• Taking Adderall with a pre-existing health condition like high blood pressure

PROFESSIONAL TREATMENT FOR ADDERALL ADDICTION

Only trained medical professionals and licensed clinicians possess the education, hands-on training, and acquired skill set necessary to treat Adderall addiction—especially when it is the result of improper ingestion by snorting. The following stages of treatment form the basis of professional intervention and lead to the most favorable long-term recovery outcomes

  • Detoxclients unanimously require a short-term stay (3-7 days on average) in a detox program where Adderall’s toxic effects are safely and effectively removed from their system under 24/7 care.
  • Hospitalization—clients suffering from Adderall addiction may require short-term hospitalization so that a team of physicians and nurses can monitor vital signs, administer necessary IV fluids and special medications, or help them recover from the effects of acute alcohol poisoning.
  • Inpatient Treatment—clients may elect to enroll in a residential treatment program featuring round-the-clock medical monitoring and intensive clinical supervision. This short-term option—which generally lasts between 30 and 90 days—is considered extremely effective.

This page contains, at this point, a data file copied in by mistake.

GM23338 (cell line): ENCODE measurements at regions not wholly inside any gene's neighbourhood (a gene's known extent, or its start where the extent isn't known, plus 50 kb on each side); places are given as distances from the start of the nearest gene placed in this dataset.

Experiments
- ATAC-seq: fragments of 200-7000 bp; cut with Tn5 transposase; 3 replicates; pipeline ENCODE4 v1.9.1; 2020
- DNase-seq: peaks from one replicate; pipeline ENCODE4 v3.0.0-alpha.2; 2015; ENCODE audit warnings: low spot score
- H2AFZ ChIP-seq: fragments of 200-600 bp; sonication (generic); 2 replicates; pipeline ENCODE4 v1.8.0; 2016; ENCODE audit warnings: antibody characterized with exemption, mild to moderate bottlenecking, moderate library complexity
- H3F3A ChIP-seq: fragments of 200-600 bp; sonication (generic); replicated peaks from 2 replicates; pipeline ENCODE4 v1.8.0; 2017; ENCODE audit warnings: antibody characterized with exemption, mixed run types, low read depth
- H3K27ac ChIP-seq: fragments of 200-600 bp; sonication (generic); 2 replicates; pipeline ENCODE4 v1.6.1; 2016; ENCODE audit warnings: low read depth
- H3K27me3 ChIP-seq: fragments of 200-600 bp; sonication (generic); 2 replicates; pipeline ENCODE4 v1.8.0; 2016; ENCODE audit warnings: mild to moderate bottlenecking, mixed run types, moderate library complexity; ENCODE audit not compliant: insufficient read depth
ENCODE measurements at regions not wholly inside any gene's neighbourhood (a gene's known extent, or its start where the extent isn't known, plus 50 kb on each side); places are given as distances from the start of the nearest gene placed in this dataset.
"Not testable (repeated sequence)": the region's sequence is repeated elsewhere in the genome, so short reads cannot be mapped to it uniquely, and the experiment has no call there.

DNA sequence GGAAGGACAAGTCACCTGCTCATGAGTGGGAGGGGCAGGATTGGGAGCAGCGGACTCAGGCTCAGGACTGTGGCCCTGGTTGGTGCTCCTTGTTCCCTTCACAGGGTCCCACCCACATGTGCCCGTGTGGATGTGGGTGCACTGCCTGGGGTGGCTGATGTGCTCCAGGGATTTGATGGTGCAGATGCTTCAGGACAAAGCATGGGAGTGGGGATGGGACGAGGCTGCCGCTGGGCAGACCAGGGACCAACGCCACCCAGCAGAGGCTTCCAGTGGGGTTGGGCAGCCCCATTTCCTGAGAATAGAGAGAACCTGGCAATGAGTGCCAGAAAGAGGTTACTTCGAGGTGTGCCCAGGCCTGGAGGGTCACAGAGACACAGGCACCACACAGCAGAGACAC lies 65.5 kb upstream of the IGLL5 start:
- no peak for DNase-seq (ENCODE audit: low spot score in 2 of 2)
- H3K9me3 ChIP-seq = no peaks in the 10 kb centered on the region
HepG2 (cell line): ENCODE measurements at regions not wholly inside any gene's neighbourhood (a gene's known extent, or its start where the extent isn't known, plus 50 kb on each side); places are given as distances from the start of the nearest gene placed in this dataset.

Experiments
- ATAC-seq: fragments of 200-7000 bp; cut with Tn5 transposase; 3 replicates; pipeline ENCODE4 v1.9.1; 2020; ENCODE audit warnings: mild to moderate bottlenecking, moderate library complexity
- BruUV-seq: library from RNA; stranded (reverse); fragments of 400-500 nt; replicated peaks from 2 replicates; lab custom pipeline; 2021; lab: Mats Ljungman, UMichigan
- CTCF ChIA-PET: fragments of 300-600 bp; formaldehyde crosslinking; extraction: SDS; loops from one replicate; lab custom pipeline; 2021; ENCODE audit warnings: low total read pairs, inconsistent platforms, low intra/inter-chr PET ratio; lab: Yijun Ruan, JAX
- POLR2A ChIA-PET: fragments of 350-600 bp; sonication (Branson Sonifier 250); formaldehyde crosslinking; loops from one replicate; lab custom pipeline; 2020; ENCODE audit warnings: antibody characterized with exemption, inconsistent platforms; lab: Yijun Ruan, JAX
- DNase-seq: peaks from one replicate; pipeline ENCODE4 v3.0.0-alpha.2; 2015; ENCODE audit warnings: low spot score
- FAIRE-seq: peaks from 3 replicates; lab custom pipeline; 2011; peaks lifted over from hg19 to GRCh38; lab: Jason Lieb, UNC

• Outpatient Treatment—after successfully completing residential treatment, clients may choose to enroll in a non-residential program that offers greater flexibility based upon their personal and/or professional schedules. While generally cheaper and less intensive than inpatient treatment, outpatient facilities offer many of the same medical and clinical benefits. For many clients, outpatient programs are ideal for purposes of transitional care or maintenance therapy. They are also excellent when used to help manage the longer-term—and more subtle—psychological symptoms associated with post-acute withdrawal syndrome (PAWS).